the quarter’s occasional auto-buses gleam,

with workers hanging off their doors,

and gangs of soldiers strolling unhurriedly

towards the hill which hides among rotten

digs and dry heaps of rubbish 

in the shadowy holes the angry expectant whores

atop this aphrodisiac filth: and not far away

among illegal shanties on the edge of the hill

or among the elegant palazzi,

half-worlds in themselves, boys as light

as rags play in the evening breeze

no longer cold but springlike: hot

with youthful carelessness, they whistle away

their roman rite of may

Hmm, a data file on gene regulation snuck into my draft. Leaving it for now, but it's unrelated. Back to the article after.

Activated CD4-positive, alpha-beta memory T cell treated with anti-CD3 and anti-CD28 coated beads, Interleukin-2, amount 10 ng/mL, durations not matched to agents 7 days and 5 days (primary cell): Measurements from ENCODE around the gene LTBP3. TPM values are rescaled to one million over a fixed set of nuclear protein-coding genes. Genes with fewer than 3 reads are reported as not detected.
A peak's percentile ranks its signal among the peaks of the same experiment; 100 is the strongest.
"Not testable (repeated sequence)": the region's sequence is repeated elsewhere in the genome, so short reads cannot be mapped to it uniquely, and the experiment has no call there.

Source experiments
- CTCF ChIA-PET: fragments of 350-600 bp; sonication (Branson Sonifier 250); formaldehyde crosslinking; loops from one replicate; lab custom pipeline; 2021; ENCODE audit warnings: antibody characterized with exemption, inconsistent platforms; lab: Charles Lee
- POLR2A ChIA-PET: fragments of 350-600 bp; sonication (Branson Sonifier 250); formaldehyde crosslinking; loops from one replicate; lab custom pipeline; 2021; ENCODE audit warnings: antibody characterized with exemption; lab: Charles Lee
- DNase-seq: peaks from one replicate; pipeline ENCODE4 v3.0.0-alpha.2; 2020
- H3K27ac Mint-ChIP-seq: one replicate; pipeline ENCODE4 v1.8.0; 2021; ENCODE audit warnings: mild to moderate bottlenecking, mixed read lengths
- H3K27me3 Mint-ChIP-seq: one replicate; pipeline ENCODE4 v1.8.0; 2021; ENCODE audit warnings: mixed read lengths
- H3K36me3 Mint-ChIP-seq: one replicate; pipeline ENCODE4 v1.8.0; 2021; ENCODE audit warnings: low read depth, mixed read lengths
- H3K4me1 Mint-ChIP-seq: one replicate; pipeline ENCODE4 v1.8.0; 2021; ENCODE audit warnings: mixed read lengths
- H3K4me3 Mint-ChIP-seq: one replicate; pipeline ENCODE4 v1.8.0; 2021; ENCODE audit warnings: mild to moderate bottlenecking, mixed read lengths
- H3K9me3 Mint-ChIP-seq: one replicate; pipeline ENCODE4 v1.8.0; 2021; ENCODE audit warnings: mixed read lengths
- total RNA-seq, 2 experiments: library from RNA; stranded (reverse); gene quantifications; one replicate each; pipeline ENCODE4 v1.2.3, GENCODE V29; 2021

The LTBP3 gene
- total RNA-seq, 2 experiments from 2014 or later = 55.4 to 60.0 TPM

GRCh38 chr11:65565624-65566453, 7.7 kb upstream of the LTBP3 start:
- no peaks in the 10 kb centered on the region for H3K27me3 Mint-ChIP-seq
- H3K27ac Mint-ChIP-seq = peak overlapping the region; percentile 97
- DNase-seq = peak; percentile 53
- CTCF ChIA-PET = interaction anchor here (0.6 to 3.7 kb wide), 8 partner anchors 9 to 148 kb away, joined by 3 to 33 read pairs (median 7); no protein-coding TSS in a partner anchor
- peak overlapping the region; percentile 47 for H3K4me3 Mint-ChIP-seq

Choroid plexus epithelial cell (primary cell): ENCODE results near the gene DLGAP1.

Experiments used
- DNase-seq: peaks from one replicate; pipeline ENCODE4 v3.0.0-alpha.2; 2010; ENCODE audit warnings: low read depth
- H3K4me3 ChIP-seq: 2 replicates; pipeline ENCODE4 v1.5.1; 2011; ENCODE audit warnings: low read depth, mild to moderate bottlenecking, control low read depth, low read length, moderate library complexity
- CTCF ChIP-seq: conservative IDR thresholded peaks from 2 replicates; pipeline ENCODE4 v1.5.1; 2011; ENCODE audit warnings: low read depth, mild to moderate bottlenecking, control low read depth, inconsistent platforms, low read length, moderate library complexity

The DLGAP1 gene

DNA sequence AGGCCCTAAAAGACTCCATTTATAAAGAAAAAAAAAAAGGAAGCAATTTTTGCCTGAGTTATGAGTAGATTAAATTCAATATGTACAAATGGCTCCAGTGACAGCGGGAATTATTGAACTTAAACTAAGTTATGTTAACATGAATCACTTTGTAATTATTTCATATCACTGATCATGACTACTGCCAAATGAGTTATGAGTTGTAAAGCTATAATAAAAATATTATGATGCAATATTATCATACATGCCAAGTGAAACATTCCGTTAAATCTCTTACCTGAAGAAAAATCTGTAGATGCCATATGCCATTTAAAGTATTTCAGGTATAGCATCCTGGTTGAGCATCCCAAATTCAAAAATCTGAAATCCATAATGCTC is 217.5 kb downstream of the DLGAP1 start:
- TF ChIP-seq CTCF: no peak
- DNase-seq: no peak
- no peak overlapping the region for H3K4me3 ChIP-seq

on the evening footpaths, the festival of vespers:

and the shutters screech down 

with a joyous crash on garages

when darkness has restored the evening to serenity;

and among the plane trees of Piazza Testaccio

the wind trembling with memories of storms

dies into sweetness, even if it shaves the coarse hairs

and tufa of the abattoirs, absorbs

putrid blood and everywhere

stirs the slag and stink of poverty.

Life is a faint buzz, and those who lose themselves in it

lose with serenity, if their hearts 

are full of it:  see them, the miserable,

enjoying themselves at evening: powerful the myth

reborn in them, for them.

But I, with the consciousness at heart

of one who only in history has life,

will I ever again be able to act with a pure passion,

knowing that our story is finished?

The translation is Creative Commons